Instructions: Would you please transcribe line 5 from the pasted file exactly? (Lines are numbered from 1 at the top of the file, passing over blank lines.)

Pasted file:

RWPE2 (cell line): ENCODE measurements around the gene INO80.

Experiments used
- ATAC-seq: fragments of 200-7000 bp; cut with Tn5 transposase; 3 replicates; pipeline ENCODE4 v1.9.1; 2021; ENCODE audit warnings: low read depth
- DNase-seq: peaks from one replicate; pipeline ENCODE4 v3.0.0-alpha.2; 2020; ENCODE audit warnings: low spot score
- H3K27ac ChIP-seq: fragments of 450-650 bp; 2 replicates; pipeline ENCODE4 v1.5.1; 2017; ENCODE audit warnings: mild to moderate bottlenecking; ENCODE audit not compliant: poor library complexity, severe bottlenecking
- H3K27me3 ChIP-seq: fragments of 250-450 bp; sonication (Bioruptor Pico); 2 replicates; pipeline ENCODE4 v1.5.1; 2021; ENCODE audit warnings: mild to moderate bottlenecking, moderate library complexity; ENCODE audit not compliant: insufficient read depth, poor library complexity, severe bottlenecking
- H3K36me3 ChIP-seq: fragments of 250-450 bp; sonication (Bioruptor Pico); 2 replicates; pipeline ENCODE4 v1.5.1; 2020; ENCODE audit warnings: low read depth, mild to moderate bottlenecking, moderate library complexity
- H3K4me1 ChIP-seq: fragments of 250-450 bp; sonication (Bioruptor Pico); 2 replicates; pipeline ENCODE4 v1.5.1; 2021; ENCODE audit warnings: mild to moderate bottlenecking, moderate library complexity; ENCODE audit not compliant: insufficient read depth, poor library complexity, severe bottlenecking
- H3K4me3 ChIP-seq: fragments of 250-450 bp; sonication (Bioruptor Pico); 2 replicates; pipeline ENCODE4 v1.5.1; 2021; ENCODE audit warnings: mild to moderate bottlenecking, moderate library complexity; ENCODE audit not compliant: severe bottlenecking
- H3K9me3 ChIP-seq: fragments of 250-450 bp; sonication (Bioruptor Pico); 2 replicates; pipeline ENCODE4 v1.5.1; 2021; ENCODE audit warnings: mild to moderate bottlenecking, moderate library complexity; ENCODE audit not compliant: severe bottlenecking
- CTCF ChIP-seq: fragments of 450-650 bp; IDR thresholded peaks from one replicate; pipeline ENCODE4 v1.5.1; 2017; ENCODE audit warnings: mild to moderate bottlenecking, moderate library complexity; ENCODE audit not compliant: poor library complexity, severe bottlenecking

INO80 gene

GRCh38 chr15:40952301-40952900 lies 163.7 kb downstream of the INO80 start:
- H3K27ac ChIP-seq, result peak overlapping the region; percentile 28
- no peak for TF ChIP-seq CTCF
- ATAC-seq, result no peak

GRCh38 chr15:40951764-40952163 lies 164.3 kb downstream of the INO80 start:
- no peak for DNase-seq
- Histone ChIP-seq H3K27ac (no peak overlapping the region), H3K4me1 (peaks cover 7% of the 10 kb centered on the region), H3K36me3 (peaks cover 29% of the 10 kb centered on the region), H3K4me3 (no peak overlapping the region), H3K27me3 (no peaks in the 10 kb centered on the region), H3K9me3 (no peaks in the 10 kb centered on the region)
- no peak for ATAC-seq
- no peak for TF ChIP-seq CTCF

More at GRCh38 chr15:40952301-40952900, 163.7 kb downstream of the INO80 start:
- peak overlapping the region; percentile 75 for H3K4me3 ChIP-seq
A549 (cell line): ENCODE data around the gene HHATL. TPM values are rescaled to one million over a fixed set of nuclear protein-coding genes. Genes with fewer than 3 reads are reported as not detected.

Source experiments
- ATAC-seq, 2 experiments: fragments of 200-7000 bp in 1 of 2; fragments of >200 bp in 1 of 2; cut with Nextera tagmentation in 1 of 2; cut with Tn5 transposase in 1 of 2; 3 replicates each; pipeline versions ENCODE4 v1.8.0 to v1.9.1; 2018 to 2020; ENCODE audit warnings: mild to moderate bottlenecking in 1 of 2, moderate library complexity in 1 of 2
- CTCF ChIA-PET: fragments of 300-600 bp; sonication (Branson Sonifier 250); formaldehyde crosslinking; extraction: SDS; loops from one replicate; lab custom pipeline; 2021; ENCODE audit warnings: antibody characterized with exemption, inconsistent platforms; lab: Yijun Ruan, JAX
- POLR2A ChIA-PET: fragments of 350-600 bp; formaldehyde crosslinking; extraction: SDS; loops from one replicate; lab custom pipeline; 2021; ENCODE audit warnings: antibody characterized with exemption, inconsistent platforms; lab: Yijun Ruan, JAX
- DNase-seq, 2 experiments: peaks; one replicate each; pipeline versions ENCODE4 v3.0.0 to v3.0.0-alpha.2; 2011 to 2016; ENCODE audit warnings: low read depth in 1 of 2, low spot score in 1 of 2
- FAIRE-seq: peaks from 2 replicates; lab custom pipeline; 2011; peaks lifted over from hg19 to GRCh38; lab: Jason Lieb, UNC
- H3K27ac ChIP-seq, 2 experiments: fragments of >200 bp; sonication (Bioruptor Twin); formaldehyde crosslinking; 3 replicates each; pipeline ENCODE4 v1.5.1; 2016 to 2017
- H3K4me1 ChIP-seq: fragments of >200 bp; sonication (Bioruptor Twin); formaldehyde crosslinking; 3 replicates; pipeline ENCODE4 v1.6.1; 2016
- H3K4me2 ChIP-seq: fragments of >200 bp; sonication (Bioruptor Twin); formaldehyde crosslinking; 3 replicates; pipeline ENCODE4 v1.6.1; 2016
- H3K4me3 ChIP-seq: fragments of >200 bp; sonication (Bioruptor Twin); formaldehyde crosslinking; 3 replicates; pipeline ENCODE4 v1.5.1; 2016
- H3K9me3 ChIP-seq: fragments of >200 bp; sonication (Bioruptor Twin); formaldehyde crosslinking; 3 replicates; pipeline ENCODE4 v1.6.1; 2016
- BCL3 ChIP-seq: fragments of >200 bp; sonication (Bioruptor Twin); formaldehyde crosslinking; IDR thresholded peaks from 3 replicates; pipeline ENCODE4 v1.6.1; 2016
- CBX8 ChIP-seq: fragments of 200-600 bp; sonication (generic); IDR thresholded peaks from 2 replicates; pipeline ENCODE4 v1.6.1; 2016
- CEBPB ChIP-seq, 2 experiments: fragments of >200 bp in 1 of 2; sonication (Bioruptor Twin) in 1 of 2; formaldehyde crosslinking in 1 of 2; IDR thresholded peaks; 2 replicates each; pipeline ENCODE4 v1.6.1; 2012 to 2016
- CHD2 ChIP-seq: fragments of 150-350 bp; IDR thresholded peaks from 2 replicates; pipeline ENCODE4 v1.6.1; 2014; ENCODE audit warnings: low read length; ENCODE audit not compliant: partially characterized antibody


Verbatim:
- H3K27ac ChIP-seq: fragments of 450-650 bp; 2 replicates; pipeline ENCODE4 v1.5.1; 2017; ENCODE audit warnings: mild to moderate bottlenecking; ENCODE audit not compliant: poor library complexity, severe bottlenecking